Our Leaders Our Selves

Friends,

I don’t know about you, but I’ve spent more minutes than I’d like to admit railing about Mayor Kilpatrick and John (and Elizabeth) Edwards this week.  My talk has been mostly – if not completely purposeless.  I’ve just been part of the Greek chorus of outraged citizens.  I don’t think I’ve enlightened anyone else or likely made myself more moral as a result.  So, why write more?  Well, here’s a really weird connection.

Every year the State of Michigan’s Office of Great Workplace Development does a survey of employees regarding the workplace culture.  The survey asks “how evident” the values of Integrity, Excellence, Teamwork and Inclusion are.  It asks this at five levels:  in general, in departmental leadership, of one’s boss, of one’s co-workers and of the employee filling out the survey.  Can you guess the consistent result?  Who gets the highest rating?  Why, the person filling out the survey!!!  Over 90% of people say they not only demonstrate excellence but also show integrity, inclusiveness and teamwork almost always, or all the time.  They rate their co-workers pretty well, their boss less well, their departmental leadership less, and the state government as a whole the lowest.  The results are consistent across the four values and across all departments.  Isn’t that amusing?  And needless to say it makes NO LOGICAL SENSE: if each of us were so incredibly good then wouldn’t it have to follow that we’re pretty good as whole?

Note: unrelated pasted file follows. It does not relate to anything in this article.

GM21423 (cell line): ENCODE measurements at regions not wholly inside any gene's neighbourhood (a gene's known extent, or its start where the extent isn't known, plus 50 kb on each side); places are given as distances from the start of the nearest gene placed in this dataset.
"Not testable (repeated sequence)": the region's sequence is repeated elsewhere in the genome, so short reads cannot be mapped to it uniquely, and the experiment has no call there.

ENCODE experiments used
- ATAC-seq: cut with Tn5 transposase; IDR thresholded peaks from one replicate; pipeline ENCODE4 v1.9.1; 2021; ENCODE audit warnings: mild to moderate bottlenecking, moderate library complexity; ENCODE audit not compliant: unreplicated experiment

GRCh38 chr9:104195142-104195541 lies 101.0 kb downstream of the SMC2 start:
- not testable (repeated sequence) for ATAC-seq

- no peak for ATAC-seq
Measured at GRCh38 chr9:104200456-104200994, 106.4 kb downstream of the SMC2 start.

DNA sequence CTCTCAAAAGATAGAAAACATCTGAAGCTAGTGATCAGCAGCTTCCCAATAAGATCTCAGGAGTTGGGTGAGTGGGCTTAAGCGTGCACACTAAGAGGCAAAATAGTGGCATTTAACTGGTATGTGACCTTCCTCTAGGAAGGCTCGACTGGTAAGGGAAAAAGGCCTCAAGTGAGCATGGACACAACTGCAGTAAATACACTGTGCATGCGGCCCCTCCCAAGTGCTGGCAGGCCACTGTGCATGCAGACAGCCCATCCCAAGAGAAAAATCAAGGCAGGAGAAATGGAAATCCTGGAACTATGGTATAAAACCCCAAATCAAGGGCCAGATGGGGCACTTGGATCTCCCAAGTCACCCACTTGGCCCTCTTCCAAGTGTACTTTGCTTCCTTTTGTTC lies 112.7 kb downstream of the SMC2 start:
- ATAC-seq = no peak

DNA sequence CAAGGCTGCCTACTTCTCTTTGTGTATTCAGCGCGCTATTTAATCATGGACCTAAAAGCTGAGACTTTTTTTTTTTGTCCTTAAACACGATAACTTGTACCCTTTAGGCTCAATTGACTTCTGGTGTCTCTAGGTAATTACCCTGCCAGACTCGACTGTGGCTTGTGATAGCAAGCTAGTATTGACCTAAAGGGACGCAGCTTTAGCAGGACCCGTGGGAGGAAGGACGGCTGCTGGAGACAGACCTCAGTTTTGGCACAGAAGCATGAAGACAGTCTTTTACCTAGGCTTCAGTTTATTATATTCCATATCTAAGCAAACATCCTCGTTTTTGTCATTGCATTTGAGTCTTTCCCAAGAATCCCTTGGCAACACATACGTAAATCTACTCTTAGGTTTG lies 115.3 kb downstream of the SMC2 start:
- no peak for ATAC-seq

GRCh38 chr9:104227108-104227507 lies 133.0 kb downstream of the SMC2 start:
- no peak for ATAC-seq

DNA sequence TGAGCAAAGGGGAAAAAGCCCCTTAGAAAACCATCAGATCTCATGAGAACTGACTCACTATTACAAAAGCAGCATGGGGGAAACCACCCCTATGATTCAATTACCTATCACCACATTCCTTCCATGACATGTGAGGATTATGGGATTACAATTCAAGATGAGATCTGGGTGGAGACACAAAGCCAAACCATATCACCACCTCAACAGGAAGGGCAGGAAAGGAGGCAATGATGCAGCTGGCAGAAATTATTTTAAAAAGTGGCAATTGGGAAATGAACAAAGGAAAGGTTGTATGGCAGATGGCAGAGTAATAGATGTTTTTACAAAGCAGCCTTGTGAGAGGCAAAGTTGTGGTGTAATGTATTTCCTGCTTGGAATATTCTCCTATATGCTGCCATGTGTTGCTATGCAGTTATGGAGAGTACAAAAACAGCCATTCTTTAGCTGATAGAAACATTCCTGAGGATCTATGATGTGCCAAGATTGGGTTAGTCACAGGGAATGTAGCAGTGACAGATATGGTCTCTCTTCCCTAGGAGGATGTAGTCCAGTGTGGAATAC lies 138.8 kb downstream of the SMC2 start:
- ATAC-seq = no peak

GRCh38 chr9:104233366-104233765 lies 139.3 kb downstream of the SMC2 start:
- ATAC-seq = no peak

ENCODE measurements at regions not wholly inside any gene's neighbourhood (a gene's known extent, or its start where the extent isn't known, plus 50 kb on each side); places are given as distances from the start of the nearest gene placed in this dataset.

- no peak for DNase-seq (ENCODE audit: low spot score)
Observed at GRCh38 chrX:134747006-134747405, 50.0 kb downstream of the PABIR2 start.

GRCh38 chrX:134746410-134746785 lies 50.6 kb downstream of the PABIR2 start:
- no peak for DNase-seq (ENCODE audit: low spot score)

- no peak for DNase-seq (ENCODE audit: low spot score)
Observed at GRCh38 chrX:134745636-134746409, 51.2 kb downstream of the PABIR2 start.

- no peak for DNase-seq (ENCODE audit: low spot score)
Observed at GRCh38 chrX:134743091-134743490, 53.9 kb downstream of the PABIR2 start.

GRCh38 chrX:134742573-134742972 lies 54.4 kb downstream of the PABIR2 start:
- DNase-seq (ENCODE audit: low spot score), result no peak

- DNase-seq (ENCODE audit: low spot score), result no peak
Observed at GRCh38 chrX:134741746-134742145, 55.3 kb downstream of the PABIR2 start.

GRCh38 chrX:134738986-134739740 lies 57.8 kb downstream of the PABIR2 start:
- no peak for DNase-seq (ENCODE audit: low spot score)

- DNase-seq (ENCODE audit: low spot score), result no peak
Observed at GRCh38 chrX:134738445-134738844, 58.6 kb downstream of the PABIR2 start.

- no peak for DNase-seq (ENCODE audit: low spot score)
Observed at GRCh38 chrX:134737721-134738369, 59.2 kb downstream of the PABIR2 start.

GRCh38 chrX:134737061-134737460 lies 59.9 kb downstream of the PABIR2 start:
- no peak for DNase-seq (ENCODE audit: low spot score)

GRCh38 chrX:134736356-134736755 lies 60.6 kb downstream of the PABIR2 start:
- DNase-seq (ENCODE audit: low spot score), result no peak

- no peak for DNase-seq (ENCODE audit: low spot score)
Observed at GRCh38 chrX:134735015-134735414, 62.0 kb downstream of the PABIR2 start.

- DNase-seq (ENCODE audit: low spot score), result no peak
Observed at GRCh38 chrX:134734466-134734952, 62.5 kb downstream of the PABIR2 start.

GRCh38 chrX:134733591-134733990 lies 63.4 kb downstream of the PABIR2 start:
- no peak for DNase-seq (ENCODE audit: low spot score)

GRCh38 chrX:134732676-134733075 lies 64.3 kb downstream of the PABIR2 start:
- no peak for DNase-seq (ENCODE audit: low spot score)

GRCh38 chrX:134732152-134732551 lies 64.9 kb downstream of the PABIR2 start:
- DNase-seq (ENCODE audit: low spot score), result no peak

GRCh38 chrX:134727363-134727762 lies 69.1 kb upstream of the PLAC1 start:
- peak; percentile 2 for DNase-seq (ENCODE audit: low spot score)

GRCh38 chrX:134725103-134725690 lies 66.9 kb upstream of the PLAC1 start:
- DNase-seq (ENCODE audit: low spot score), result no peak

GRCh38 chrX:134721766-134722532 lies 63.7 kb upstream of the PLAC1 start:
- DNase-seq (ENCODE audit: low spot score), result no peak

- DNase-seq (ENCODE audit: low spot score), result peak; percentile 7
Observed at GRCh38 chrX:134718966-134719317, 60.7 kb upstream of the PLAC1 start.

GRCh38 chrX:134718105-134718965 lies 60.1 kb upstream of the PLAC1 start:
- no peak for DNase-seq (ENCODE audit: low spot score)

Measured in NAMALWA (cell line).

What’s the connection to Mayor Kilpatrick or Senator Edwards?  It’s the human connection!  We judge leaders harshly (those who ask to lead us invite that scrutiny), but they are just human and so are we.  Their colossal failures distract us from our work – this crazy hard work of being a human being of integrity.  As parents we teach love, but sometimes we’re not so loving.  As bosses we expect communication but forget to communicate.  As pastors (literally “leaders of flocks”) we proclaim God’s mercy but forget to trust and experience that mercy ourselves.

I can hardly imagine being in the painful shoes that these leaders have put upon themselves and invited us to tighten excruciatingly around their feet of clay.  But in the end, you and I walk in our own shoes.  There’s always a gap between the behaviors I preach and those I demonstrate.  Maybe there’s some value to the madness if you and I gain a little more courage to see our faults and own them before we cause others and ourselves so much of the pain that flows from deceit of ourselves and those we lead, hopefully

With our best selves!

Dan